Skip to 0 minutes and 1 secondLet’s turn our attention to heat capacity. The heat capacity is the amount of thermal energy required to change the temperature of material. so the heat capacity C is delta Q divide by delta T. The heat capacity at constant volume Cv is dQ over dT at constant volume. And from the first law, dQ at constant volume is the same with dU since dV is zero at constant volume. So Cv is dU over dT at constant volume. Likewise, the heat capacity at constant pressure Cp is dQ over dT at constant pressure and dQp is the same with dH at constant pressure. So Cp is dH over dT at constant pressure. And this heat capacity strongly depends on temperature. Look at this graph.
Skip to 1 minute and 7 secondsIt is the variation of Cv over temperature for various materials. In general, heat capacity increases with temperature. And also, heat capacity is different for different materials since the heat capacity is related with bonding. In this graph, bond strength decreases from diamond, to silicon and to lead. As you see here, materials with stronger bond have lower heat capacity. To discuss this trend, lets consider the energy of a material. There can be vibrational, translational, rotational and electronic energies in a material. And the Temperature of a material is proportional to the energy of material. Let's only consider vibrational energy of a material. Then, the temperature of the material represent the total vibrational energy of the material.
Skip to 2 minutes and 16 secondsThe heat capacity is then the energy, the heat, required to induce more vibration. The stronger bond means that it is easier to induce vibration throughout the material since the atoms strongly bind to each other, so the vibration spread easily. Thus it needs smaller energy to induce the same amount of vibration throughout meaning that it needs smaller energy to increase temperature. We have to keep in mind that Cp is always larger than or the same with Cv. Their difference is alpha square VT over k. And this equation will be derived later in this course. Here, alpha is the thermal expansion coefficient defined as 1 over V times dV/dT at constant pressure. K is the isothermal compressibility.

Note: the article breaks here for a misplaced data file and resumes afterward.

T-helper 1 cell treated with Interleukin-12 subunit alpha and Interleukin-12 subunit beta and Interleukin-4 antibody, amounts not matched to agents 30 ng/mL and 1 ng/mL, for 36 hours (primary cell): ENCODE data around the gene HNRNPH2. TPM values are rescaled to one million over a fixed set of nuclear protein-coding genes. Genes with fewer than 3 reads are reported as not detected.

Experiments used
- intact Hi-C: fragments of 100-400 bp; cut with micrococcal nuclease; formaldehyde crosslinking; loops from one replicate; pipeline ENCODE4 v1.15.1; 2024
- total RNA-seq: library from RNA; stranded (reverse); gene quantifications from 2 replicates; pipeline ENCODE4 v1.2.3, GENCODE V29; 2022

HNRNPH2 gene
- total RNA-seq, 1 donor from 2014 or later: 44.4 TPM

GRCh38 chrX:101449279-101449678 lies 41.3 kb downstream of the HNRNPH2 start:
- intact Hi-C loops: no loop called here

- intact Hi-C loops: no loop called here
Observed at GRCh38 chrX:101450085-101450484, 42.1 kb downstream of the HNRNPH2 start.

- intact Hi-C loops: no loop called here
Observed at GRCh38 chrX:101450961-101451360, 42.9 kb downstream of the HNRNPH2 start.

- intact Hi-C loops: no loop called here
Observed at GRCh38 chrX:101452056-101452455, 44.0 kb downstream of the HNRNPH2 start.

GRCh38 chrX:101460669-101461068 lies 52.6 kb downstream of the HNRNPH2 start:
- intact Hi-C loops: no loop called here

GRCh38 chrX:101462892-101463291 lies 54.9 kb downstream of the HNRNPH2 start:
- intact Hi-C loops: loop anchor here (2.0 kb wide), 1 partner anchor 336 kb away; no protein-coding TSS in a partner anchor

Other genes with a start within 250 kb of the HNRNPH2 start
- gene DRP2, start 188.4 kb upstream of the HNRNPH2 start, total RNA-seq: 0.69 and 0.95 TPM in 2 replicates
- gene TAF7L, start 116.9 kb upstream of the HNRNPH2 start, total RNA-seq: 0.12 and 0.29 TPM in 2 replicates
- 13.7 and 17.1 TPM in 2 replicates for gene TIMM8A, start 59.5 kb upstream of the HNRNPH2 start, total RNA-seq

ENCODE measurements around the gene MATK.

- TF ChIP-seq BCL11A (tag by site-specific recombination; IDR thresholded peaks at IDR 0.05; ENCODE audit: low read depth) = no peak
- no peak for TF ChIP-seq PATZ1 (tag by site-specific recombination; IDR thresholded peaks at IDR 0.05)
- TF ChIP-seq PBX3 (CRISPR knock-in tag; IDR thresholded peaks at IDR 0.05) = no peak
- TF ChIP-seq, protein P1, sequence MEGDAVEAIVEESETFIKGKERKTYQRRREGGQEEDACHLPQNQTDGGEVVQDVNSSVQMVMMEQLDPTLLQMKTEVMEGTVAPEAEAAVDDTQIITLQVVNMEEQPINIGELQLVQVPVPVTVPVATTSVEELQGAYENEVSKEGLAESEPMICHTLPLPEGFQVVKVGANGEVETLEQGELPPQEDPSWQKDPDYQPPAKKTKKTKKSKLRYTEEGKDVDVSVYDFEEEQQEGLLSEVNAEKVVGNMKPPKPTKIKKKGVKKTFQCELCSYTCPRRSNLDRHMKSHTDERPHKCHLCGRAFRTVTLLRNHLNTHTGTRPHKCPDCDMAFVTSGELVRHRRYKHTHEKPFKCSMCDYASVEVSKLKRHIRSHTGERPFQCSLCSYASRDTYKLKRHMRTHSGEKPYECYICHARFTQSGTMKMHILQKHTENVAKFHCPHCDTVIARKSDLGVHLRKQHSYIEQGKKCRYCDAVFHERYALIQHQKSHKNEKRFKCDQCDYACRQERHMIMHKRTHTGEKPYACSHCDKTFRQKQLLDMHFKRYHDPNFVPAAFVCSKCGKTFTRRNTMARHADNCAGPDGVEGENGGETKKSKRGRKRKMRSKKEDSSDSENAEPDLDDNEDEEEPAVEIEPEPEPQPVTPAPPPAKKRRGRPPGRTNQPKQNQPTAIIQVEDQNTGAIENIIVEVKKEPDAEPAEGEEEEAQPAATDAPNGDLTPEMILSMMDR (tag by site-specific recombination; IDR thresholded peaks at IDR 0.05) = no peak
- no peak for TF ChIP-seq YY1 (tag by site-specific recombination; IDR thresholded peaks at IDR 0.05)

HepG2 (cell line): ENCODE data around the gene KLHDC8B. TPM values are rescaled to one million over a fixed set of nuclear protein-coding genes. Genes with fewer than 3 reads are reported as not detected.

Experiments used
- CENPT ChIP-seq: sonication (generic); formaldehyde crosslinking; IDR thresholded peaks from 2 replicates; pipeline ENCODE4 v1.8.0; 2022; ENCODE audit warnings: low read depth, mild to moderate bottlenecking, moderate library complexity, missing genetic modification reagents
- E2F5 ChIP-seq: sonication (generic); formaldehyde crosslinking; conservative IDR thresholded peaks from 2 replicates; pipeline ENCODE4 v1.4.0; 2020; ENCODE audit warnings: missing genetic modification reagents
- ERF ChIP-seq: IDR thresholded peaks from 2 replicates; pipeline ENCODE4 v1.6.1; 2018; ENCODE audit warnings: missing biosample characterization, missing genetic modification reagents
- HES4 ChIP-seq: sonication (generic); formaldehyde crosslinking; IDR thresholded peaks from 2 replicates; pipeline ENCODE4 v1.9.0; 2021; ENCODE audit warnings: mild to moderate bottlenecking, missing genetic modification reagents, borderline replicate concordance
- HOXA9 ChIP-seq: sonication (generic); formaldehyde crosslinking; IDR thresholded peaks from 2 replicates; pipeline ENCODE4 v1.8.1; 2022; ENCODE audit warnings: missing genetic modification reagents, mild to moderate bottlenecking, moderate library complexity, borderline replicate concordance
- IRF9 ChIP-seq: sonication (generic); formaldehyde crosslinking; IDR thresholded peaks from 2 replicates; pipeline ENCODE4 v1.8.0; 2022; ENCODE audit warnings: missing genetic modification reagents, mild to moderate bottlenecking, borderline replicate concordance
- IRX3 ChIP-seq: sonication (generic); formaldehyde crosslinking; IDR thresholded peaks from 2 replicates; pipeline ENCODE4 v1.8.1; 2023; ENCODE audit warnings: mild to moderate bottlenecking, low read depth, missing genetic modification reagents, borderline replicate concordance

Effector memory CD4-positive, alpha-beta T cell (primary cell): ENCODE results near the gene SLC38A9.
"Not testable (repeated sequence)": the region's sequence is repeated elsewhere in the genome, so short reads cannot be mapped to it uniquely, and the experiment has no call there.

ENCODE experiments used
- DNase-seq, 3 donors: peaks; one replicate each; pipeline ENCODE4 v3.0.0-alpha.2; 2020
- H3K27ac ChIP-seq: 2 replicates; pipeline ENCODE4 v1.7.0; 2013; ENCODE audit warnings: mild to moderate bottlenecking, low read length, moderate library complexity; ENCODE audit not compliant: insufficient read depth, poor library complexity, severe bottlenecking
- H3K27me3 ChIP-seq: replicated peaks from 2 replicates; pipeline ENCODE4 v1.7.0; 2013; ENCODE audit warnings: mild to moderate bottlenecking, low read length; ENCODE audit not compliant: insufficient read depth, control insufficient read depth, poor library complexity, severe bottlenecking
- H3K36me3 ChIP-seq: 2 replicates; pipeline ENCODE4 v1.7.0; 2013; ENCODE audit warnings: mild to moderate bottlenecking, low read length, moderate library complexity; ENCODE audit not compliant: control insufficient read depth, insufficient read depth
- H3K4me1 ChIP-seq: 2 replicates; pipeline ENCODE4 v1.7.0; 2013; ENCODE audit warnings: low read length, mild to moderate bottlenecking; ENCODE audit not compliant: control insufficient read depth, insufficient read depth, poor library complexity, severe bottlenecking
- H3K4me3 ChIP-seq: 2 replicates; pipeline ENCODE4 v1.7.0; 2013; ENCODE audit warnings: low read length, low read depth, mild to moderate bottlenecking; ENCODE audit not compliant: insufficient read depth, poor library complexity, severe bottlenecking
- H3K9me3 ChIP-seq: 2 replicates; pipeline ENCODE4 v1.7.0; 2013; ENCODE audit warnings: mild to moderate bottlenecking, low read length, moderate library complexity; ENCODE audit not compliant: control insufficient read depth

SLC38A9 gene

Skip to 3 minutes and 13 secondsIt is minus 1 over V times dV over dP at constant temperature. For condensed phase such as liquids and solids, the expansion coefficient is generally very small, thus Cp-Cv is virtually zero. They have the same value.
In dealing with energy balance equations, we often need to calculate energy change upon temperature change.
Heat capacity is the thermal energy required to change the temperature of a material, thus so the heat change upon temperature change can be calculated by integrating heat capacity over the range of temperature range. In the second week, we will apply the energy balance equations to real problems and calculate the energy difference between two states. In these kinds of calculation, heat capacities are particularly required. Here, we introduce the concept of heat capacity and their physical meaning in preparation for the second week.